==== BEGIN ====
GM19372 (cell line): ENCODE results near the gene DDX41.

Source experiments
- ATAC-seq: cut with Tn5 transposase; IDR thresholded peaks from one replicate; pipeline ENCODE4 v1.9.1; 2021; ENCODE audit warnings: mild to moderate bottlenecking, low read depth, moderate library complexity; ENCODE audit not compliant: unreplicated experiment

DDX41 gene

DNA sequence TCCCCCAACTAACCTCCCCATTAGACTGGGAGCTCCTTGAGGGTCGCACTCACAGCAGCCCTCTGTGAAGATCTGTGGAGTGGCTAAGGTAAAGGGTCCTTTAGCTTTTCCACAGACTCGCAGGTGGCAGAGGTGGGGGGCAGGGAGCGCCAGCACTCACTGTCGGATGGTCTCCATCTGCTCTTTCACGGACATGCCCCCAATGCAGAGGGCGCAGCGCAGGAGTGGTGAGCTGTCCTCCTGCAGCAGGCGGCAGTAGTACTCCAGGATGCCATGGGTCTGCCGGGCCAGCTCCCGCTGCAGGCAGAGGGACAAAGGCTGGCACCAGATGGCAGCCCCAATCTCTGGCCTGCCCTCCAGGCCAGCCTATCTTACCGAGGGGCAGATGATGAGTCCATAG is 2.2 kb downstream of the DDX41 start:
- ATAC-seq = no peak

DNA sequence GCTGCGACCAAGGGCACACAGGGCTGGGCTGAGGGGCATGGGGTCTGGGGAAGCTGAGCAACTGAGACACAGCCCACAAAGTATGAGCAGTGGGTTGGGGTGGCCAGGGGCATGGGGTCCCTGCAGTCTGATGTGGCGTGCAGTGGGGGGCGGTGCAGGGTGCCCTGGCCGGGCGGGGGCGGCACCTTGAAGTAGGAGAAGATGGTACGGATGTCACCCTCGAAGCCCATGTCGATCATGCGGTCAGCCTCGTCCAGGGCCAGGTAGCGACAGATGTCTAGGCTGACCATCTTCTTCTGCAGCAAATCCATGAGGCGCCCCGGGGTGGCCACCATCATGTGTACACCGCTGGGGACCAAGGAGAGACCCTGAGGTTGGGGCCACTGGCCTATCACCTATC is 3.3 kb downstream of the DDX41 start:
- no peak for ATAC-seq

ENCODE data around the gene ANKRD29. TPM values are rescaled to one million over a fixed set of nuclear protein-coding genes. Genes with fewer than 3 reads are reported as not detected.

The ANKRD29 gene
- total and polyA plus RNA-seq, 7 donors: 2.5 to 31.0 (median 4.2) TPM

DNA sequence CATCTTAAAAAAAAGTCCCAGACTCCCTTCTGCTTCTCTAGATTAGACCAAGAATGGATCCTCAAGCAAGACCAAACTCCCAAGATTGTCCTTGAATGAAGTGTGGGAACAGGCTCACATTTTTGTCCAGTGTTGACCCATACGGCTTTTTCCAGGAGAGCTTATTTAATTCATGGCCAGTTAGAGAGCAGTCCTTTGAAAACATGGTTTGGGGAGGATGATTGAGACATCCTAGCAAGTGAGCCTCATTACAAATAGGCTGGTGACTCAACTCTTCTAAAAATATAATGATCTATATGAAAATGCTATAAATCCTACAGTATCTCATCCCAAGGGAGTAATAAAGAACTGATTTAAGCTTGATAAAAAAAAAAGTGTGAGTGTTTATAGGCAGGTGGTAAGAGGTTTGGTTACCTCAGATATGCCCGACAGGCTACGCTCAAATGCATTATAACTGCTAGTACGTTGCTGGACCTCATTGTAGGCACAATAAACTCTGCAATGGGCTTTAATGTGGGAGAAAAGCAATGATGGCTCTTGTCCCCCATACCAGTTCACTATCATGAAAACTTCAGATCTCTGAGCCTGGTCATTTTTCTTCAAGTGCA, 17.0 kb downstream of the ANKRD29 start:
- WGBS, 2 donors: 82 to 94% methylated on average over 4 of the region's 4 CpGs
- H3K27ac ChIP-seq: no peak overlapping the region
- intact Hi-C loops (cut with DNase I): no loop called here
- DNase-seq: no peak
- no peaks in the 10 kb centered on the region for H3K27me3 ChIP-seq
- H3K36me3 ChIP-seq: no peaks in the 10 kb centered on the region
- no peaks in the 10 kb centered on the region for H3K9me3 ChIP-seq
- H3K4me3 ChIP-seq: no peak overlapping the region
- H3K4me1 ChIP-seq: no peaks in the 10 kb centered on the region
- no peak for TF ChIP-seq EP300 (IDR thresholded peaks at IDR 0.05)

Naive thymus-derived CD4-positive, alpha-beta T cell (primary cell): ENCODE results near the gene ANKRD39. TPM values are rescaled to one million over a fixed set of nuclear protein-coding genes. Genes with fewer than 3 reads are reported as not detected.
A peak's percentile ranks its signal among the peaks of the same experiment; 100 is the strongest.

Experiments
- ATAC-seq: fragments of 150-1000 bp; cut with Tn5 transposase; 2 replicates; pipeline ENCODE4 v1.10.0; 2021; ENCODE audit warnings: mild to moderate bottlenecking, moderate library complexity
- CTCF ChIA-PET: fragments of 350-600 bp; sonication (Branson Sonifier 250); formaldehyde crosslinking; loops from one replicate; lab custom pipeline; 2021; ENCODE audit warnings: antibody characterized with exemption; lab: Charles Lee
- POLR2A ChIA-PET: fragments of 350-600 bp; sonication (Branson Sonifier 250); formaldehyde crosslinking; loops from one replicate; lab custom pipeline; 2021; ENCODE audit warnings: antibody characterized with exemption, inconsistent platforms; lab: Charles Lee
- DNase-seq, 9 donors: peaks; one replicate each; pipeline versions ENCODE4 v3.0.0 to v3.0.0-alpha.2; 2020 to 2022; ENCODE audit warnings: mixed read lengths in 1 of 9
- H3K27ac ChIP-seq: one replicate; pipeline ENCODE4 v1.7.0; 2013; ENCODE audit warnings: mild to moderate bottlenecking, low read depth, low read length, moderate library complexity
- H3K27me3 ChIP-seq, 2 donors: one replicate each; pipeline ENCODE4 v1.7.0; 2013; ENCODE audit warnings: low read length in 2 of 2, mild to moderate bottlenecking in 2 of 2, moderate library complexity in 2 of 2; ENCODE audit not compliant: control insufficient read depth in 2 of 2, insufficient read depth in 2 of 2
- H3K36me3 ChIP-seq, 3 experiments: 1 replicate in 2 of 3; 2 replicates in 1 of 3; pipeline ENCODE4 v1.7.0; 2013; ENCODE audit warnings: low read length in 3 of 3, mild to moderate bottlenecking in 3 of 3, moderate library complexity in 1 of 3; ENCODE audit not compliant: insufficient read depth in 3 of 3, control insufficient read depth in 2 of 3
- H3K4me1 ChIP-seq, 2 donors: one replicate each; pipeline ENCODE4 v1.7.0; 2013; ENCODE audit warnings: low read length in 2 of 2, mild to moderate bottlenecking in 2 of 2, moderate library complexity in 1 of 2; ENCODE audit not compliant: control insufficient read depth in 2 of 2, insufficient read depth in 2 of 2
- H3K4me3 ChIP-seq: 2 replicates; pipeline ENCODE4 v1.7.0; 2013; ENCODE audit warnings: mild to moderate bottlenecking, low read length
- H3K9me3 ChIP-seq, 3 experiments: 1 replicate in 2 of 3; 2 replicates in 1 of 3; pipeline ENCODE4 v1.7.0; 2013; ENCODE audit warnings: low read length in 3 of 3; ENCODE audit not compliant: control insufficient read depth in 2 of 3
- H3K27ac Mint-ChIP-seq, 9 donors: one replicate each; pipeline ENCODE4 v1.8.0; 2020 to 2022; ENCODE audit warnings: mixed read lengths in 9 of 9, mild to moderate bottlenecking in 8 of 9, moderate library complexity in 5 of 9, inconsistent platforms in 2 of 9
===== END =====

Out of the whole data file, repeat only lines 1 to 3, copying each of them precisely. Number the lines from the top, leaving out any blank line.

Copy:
GM19372 (cell line): ENCODE results near the gene DDX41.

Source experiments
- ATAC-seq: cut with Tn5 transposase; IDR thresholded peaks from one replicate; pipeline ENCODE4 v1.9.1; 2021; ENCODE audit warnings: mild to moderate bottlenecking, low read depth, moderate library complexity; ENCODE audit not compliant: unreplicated experiment